One of the more common, and in my opinion valid, criticisms of stereolithography and other light-cured resin 3D printers is the expense of printer maintenance and required peripherals. Liquid resin already isn’t the cheapest 3D printing material on the market, and considering that a lot of SLA and DLP printer manufacturers actually calibrate their machines to only get the best results from their own expensive resins while making it hard or impossible to adjust settings doesn’t help. Vat liners often won’t even last as long as blue painters tape on an FDM printer, and cleaning off complete parts is messy and often wasteful. While the completed parts can be incredibly detailed and impressive, the cost and mess is still an issue that I don’t believe that most manufacturers are trying to address.
At this year’s Consumer Electronics Show an Australian company showed off their new 3D printer and actually addressed a few of those more common complaints. Gizmo 3D Printers‘ new line of DLP 3D printers has some features that set it apart from similar products on the market, and I see a lot of potential in what they’re offering. They presented their new printers at a press conference on January 7th, and had a live demonstration of their printers in action, including manufacturing a part in 19 minutes that takes a typical desktop FDM printer over seven hours to print.
The GiziMate series of DLP printers are unique in their top down printing process. Rather than a platform pulling a 3D print up and out of a vat of resin, the GiziMate entirely prints within the vat of resin itself, with the Z axis moving down rather than up. Some of the advantages that Gizmo says this orientation offers is no need for a silicone vat liner, as the part doesn’t need to adhere as tightly to the printing bed. Users have the ability to print multiple parts on a single printing bed with the addition of a multicolor vat that can be added on. There is little to no calibration required, and without the silicone PDMS layer parts are easier to remove from the stainless steel build plate, which cuts down on printer downtime.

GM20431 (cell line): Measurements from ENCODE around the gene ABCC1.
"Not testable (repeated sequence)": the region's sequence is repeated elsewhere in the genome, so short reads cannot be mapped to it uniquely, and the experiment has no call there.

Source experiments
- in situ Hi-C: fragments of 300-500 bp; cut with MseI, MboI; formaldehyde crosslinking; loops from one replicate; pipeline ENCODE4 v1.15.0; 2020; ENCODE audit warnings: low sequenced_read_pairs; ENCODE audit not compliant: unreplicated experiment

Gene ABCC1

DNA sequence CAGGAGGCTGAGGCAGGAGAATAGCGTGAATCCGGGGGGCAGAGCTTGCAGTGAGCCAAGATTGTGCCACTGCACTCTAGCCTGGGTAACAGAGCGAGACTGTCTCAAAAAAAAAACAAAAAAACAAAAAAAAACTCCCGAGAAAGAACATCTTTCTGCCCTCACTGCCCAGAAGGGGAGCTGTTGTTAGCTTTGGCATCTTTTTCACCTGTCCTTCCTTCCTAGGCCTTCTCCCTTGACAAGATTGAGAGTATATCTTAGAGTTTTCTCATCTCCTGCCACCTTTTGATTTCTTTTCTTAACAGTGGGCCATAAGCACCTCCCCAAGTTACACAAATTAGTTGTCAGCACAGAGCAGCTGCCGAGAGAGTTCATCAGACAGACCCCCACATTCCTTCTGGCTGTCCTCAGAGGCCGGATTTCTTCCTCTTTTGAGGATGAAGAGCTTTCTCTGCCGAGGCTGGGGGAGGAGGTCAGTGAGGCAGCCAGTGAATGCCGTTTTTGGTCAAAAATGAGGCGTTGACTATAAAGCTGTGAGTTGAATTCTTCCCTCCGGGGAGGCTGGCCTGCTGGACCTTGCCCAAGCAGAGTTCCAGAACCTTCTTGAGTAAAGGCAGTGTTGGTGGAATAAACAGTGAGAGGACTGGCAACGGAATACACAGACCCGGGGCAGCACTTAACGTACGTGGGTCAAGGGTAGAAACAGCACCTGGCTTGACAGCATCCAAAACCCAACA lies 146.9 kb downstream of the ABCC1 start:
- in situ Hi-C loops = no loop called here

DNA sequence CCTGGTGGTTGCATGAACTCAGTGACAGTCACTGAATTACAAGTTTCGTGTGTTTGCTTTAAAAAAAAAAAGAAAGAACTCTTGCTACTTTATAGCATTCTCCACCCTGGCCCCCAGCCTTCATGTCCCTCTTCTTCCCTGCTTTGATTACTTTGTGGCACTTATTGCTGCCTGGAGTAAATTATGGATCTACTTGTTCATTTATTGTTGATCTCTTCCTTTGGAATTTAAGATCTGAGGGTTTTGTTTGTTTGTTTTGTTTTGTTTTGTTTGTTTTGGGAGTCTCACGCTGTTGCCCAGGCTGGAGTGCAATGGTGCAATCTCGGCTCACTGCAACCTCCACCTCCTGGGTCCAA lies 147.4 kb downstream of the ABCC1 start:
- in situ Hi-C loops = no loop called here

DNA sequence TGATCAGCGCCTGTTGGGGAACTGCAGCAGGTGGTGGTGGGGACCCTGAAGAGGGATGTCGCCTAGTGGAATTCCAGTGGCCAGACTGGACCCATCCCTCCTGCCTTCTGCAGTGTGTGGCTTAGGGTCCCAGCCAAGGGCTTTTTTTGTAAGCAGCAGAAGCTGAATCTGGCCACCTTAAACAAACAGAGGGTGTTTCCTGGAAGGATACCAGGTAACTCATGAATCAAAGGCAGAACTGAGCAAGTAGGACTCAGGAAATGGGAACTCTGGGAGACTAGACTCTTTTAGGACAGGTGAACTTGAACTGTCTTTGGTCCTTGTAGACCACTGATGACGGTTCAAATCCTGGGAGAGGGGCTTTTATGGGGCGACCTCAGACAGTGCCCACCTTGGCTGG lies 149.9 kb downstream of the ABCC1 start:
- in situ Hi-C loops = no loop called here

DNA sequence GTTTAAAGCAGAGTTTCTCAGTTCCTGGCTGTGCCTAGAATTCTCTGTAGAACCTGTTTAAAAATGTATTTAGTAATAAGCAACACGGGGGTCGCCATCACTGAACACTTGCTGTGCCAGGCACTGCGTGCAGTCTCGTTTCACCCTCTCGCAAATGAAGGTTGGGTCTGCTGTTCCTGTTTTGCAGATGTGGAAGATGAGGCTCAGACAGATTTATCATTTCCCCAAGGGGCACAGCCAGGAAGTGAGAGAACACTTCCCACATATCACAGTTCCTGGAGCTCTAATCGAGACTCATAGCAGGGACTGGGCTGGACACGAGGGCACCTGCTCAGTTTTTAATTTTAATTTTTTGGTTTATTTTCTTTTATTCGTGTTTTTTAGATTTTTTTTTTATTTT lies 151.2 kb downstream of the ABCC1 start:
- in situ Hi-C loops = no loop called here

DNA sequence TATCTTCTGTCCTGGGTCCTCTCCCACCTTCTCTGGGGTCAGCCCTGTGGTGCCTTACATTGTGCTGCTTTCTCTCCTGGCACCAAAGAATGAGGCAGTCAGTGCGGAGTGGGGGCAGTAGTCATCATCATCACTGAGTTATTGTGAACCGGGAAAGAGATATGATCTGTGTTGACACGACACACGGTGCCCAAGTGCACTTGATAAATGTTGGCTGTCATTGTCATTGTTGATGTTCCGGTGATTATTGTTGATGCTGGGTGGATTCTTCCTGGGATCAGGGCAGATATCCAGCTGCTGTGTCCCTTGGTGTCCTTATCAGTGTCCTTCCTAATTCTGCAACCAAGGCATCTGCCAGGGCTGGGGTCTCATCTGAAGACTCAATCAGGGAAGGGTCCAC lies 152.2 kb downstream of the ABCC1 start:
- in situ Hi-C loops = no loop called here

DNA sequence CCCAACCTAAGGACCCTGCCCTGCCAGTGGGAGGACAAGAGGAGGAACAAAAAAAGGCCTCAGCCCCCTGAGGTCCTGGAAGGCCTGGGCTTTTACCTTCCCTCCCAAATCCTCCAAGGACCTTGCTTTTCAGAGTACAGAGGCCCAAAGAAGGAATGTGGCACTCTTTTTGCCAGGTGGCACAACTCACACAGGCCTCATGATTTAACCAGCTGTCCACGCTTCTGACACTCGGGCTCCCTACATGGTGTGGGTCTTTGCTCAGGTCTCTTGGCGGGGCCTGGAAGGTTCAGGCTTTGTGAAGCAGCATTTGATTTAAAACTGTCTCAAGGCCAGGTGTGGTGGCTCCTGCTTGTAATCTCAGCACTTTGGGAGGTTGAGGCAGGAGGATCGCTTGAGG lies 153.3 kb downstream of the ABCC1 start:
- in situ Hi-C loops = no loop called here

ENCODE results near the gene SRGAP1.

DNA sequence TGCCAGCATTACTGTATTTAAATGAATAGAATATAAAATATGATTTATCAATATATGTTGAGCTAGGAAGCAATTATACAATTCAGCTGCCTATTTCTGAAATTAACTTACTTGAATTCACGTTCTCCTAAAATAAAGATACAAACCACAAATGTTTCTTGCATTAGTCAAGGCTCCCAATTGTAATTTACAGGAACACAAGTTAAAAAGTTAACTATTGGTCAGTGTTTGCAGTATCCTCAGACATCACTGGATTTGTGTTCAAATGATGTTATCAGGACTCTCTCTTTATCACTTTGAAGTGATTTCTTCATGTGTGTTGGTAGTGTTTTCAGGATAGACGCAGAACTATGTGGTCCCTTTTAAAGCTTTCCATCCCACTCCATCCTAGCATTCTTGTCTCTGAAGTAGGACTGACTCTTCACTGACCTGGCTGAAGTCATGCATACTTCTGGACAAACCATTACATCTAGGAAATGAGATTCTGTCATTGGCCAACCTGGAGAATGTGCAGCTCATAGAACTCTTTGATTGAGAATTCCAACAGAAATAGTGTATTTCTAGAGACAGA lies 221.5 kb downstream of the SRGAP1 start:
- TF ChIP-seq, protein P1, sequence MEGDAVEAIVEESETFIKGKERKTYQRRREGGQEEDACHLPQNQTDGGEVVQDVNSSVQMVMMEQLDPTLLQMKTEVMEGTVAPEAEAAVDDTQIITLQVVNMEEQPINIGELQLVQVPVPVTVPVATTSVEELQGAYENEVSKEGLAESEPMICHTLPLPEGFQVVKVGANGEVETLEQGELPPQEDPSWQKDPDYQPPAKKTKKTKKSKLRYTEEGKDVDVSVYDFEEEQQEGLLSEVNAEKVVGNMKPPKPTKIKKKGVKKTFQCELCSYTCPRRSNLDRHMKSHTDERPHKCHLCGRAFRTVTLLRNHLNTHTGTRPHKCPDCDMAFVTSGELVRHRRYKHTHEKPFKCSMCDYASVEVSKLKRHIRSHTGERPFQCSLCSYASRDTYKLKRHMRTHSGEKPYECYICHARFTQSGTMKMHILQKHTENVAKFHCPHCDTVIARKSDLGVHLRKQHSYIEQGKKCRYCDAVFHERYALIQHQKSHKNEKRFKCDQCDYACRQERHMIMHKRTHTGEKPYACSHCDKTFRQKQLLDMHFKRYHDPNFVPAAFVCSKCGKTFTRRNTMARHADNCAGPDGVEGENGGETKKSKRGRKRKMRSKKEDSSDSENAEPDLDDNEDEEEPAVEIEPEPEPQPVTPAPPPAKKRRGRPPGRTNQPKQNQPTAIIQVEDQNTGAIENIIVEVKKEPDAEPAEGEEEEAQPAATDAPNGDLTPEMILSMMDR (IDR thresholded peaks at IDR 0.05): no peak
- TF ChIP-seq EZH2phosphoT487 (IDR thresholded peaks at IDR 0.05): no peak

Another significant benefit to the top down method is the fact that the resin vats on the GiziMate don’t need to be emptied after each use. Typically users would need to clean out the vat and remove any hardened bits that were cured and settled on the bottom while the model was being pulled up and out of the pool of resin. Not only is this time consuming, but it can often waste quite a bit of material. So not only is the printing process fast, but the ability to start a new print right away simply adds to that speed.
The GiziMate series of printers will be made available with a standard light projector and an HD light projector. Both the GiziMate 130 Basic and the GiziMate 260 Basic have similar stats and are manufactured using the same high-quality parts, but the HD projector offers some extremely high resolution parts. Unfortunately, as with most light-cured resin printers, the higher the resolution the smaller the parts. With the GiziMate printers printing a part with the HD projector set to maximum resolution will produce parts at 35 microns, but limit the build envelope to about 68 x 38 mm (2.6 x 1.49 inches). But printing at 200 microns provides a roomier 400 x 250 mm (15.7 x 9.8 inches) envelope. The standard resolution GiziMate offers parts as tall as 130mm (5.1 inch) and the HD offers 260mm (10.2 inch) tall parts.
Here is some video of the GiziMate in action:
Gizmo 3D Printers is also working on two larger series of DLP 3D printers, the GiziPro series which is taller than the GiziMate and offers parts up to 390mm (15.3 inch) tall. And the GiziMax will offer a staggering maximum height of 800mm (31.4 inch) tall parts. The series of DLP 3D printers will be launching in crowdfunding website Indiegogo in March and prices will range from $2,950 all the way up to $4,950. Let us know if you will be backing these machines on Indiegogo in the GiziMate 3D Printer forum on 3DPB.com.
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